You may have heard the phrase “I’m a broke college student.” But, if you prepare now, you can get better control of your financial situation as a college student and avoid the “broke” label. College is expensive. On average, a year of schooling can cost anywhere from $5,000 – $40,000, depending on the type of institution you attend.DSC_5065

So what can you do now to prepare to pay for college? 

  • Set yourself up to earn scholarships later. Get involved, volunteer, and get the best grades you can. And start exploring scholarship options early – you can look NOW for what awards will be available later. Where can you find these scholarships? Your school counselor, the college you plan to attend, along with ScholarshipQuest are the top three places to start. 
  • Get a job and save the money you earn. College students will tell you over and over again that they wish they had more cash. So prepare to have that cash to help pay for books, tuition, or even as spending money. Plus, students who have jobs generally begin budgeting at an earlier age. This will help you to make wise decisions when you are tempted with a desired but unnecessary purchase, like a new TV or phone.
  • Spend less. Do you really need that new outfit? Do you have to see the movie right now in the theatre, or can you wait for it to come out on Netflix? Consider where you can cut costs. Little things, including snacks, can really add up.

What is out of your control? 

Grants are awarded to students who show financial need. The amount you may or may not receive is out of your control, but it’s important to apply, as this may be an eligibility requirement for certain scholarships, aid at the college (like work-study), and loans.

To apply for this financial aid, you must complete the FAFSA (Free Application for Federal Student Aid) as a senior in high school. It’s a form that your parents will know most of the answers to, since it asks for information they submit on their tax form every spring. If you receive funds (yea!), the dollars can come from the federal and state governments and your college. Plus, you could qualify for free tuition at some Nebraska colleges, with programs like CollegeBound or Advantage.

The amount in grants you might receive is out of your control, but you have a duty to file the FAFSA to see if you qualify for any money. Get a parent on board and make applying for the FAFSA a priority. Want a bit more control to see what you might get? Use this College Funding Estimator.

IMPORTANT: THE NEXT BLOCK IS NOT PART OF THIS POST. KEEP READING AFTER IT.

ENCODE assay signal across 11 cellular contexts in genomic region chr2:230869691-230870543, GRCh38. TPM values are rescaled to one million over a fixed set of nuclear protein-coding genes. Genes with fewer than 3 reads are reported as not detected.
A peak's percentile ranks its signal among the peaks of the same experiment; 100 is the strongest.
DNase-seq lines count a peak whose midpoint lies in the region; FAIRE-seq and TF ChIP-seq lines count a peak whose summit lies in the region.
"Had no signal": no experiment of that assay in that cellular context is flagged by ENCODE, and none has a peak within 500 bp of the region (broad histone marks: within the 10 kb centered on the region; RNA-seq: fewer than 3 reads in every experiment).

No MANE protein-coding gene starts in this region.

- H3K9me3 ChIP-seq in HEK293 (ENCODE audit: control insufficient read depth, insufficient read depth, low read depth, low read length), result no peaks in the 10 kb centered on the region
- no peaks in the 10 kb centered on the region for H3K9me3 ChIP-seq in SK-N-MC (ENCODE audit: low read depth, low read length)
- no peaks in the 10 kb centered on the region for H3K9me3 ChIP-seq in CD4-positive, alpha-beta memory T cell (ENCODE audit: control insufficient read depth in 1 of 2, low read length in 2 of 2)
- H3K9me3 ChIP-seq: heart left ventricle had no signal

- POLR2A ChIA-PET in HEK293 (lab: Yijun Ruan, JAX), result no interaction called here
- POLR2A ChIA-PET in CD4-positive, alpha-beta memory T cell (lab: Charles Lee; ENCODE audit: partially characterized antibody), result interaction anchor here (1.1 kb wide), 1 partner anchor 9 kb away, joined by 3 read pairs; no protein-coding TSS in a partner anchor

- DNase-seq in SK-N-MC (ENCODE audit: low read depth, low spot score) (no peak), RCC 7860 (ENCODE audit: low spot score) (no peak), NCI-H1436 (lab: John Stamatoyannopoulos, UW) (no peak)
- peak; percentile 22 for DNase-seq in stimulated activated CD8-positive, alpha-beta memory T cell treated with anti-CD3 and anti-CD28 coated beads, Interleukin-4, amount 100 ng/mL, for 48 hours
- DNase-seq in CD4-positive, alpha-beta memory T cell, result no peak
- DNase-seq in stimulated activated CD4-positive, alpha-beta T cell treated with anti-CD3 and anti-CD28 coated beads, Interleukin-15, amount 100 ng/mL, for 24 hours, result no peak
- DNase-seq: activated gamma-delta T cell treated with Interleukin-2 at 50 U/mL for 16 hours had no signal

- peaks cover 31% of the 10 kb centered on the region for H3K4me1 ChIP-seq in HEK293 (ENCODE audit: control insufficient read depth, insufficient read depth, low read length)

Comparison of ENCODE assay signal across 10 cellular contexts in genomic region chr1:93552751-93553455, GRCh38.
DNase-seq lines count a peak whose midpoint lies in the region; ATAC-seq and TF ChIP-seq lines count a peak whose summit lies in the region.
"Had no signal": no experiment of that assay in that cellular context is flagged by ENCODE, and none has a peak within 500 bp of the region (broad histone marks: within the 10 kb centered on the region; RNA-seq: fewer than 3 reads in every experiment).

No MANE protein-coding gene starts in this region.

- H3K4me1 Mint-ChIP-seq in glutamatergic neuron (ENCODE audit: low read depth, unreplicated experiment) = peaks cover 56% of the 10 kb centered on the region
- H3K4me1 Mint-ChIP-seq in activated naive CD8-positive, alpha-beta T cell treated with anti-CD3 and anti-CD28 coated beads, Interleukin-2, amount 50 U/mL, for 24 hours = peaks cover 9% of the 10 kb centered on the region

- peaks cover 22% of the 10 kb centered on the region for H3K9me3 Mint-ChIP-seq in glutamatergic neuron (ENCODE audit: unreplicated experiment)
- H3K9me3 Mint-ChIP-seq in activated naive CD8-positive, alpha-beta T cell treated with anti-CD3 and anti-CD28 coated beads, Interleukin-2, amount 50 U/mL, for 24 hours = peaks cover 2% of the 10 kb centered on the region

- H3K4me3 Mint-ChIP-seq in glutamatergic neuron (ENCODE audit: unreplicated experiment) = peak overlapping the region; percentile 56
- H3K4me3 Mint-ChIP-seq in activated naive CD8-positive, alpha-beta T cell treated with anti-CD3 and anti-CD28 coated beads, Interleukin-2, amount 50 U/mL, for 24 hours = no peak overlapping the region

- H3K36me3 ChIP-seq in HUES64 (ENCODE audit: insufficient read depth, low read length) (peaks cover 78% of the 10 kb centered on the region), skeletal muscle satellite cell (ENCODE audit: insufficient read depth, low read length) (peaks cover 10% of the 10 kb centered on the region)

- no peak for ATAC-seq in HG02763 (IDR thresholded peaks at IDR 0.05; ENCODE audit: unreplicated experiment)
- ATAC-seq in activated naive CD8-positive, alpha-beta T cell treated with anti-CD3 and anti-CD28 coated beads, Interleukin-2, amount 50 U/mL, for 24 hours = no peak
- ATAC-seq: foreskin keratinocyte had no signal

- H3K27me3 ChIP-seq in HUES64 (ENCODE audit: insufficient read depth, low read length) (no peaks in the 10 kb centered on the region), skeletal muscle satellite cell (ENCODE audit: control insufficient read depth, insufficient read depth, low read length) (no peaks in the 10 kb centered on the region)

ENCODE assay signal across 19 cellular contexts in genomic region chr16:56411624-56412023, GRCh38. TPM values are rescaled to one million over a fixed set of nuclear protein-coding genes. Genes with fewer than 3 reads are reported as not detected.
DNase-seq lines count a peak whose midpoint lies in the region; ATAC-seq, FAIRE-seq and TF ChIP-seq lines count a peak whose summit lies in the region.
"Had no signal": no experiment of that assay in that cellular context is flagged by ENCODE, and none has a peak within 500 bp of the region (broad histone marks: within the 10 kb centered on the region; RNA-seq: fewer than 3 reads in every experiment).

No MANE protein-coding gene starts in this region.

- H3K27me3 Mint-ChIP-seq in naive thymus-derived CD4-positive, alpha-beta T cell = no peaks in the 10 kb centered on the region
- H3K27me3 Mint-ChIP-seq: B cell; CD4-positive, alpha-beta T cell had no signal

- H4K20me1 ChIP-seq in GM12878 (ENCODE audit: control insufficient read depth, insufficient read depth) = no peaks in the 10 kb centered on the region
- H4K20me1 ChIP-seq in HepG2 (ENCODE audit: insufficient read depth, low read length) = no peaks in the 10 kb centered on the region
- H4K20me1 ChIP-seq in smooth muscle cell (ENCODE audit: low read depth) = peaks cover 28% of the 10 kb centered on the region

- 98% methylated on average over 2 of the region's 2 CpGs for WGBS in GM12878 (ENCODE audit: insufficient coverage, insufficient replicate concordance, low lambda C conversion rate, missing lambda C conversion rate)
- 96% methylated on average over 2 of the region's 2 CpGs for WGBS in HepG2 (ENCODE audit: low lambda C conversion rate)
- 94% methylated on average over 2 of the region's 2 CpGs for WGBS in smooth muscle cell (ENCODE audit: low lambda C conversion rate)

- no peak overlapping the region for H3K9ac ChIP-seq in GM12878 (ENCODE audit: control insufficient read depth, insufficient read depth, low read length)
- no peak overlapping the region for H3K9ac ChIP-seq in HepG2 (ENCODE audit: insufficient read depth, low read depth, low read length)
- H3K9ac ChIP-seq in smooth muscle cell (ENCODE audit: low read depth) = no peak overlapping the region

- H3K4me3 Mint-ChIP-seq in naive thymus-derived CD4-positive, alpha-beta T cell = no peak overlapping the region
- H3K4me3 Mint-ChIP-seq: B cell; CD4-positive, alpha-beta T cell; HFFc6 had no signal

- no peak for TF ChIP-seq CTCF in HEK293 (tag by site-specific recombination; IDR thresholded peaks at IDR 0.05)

What if it’s the summer after my senior year, all scholarships have been awarded, and I’m still short to pay?

  • Live at home. Are you going to a college close to your family’s house? The cost of room and board could be $6,000-10,000 per year! You may not want to keep kickin’ it with dear ‘ol mom and dad, but that saved cash could really impact how much you DON’T take out in student loans. Do you want to move out bad enough that you’re ok paying back thousands of dollars in loans later?
  • Start at a community college. This is one of the least expensive educational options available to you. And if you want a 4-year degree, talk to your advisor right away about only taking classes that will transfer to your desired college or university.
  • Take some time off of school to work and save money to pay for college.
  • Get a student loan. Exhaust all federal loans offered first – for a student and parent(s). But if you max those amounts out, you can shop around for another loan from a private bank. But think hard about the downsides of a private loan: you won’t receive such low interest rates, the rates might change, and the repayment plan will likely be stricter than your federal loans.

Most importantly: consider your future career path and your likely salary. I’ve read that you shouldn’t borrow more than your first year’s anticipated salary of a desired job. So if you plan to make $30,000 in your first year at your new job, don’t borrow more than that amount in loans. To be even more specific, use this free estimator from Federal Student Aid to explore potential repayment options. Calculate this every time you’re thinking about getting a loan to see what the payment plan will look like for you.

You don’t have to be a broke college student! Early planning can save you some major headache down the road. Want more ideas? Hear how current college students put their hands on some cash for college. And plan to not go broke in college!